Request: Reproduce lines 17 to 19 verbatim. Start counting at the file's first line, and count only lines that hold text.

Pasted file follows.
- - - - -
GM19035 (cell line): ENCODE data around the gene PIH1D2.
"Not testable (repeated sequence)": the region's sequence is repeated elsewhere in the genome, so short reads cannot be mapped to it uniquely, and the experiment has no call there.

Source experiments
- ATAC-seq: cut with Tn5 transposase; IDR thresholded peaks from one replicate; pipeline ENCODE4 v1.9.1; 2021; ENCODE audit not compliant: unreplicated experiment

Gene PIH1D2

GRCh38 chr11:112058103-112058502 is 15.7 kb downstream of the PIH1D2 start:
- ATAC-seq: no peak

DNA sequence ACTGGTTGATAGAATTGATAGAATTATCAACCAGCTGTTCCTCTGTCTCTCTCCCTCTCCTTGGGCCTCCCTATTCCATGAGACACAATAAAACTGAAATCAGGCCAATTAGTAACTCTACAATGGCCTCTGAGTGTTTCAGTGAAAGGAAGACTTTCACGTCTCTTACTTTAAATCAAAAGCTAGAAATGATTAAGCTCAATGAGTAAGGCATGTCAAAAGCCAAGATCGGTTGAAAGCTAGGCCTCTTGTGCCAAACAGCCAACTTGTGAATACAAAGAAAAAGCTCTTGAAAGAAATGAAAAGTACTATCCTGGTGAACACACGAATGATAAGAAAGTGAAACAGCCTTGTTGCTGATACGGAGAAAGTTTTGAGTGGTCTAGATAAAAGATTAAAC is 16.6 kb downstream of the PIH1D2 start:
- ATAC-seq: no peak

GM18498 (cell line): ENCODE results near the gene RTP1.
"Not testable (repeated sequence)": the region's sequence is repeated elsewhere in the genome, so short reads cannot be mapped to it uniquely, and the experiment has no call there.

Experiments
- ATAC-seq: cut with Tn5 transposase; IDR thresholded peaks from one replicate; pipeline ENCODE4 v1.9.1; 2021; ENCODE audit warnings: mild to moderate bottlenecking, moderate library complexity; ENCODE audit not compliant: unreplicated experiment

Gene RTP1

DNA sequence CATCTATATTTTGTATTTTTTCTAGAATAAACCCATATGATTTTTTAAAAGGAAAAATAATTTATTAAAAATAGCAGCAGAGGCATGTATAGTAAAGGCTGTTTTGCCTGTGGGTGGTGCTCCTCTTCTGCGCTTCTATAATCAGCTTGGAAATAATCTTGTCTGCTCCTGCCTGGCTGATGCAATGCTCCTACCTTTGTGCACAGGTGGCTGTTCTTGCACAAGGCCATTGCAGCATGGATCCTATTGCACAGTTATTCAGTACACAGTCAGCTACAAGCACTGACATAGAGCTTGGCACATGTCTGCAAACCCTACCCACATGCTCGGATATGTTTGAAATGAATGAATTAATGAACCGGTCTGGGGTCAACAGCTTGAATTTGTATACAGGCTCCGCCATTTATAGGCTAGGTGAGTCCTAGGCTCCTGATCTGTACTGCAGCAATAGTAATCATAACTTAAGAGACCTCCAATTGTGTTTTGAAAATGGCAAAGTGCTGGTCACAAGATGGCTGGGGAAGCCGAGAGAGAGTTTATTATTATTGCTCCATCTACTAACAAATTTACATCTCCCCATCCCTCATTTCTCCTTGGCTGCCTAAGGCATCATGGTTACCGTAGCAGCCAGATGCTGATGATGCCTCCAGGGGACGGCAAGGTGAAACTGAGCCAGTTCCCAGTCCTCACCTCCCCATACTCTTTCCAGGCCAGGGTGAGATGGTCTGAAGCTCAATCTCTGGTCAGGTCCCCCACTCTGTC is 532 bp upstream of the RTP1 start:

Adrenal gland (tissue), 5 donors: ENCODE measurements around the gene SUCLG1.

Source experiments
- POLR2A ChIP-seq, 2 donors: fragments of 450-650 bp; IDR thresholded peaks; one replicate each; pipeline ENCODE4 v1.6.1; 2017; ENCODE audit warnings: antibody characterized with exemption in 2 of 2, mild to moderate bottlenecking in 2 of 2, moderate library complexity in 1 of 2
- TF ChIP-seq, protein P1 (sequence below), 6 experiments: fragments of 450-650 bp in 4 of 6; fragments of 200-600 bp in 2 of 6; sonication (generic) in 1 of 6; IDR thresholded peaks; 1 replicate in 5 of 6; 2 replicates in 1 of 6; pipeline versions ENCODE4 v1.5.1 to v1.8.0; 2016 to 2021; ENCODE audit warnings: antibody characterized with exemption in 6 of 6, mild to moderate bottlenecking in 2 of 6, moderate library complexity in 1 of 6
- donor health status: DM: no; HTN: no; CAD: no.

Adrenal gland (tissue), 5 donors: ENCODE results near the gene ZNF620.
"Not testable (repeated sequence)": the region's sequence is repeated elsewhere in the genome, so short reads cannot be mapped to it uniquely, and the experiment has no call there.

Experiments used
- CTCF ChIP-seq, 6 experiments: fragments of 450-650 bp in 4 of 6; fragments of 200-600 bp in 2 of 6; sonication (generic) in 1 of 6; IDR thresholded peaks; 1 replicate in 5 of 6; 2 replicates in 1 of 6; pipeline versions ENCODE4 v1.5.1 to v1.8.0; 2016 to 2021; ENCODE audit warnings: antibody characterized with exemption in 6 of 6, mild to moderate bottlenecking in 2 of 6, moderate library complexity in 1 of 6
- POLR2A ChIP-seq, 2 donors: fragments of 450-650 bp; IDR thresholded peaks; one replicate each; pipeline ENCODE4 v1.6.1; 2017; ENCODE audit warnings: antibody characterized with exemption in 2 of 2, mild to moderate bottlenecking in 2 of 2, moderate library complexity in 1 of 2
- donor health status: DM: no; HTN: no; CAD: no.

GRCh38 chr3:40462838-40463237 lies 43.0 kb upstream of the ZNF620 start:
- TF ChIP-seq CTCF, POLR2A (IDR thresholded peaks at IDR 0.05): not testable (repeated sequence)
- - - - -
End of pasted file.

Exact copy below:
Source experiments
- POLR2A ChIP-seq, 2 donors: fragments of 450-650 bp; IDR thresholded peaks; one replicate each; pipeline ENCODE4 v1.6.1; 2017; ENCODE audit warnings: antibody characterized with exemption in 2 of 2, mild to moderate bottlenecking in 2 of 2, moderate library complexity in 1 of 2
- TF ChIP-seq, protein P1 (sequence below), 6 experiments: fragments of 450-650 bp in 4 of 6; fragments of 200-600 bp in 2 of 6; sonication (generic) in 1 of 6; IDR thresholded peaks; 1 replicate in 5 of 6; 2 replicates in 1 of 6; pipeline versions ENCODE4 v1.5.1 to v1.8.0; 2016 to 2021; ENCODE audit warnings: antibody characterized with exemption in 6 of 6, mild to moderate bottlenecking in 2 of 6, moderate library complexity in 1 of 6